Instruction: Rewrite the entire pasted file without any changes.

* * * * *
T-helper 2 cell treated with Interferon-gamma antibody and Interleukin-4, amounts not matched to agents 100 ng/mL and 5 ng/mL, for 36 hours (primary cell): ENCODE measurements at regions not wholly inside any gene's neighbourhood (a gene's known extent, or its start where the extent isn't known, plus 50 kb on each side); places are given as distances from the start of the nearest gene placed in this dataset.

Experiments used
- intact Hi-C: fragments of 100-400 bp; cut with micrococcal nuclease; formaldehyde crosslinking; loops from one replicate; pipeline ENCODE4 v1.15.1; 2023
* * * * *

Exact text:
T-helper 2 cell treated with Interferon-gamma antibody and Interleukin-4, amounts not matched to agents 100 ng/mL and 5 ng/mL, for 36 hours (primary cell): ENCODE measurements at regions not wholly inside any gene's neighbourhood (a gene's known extent, or its start where the extent isn't known, plus 50 kb on each side); places are given as distances from the start of the nearest gene placed in this dataset.

Experiments used
- intact Hi-C: fragments of 100-400 bp; cut with micrococcal nuclease; formaldehyde crosslinking; loops from one replicate; pipeline ENCODE4 v1.15.1; 2023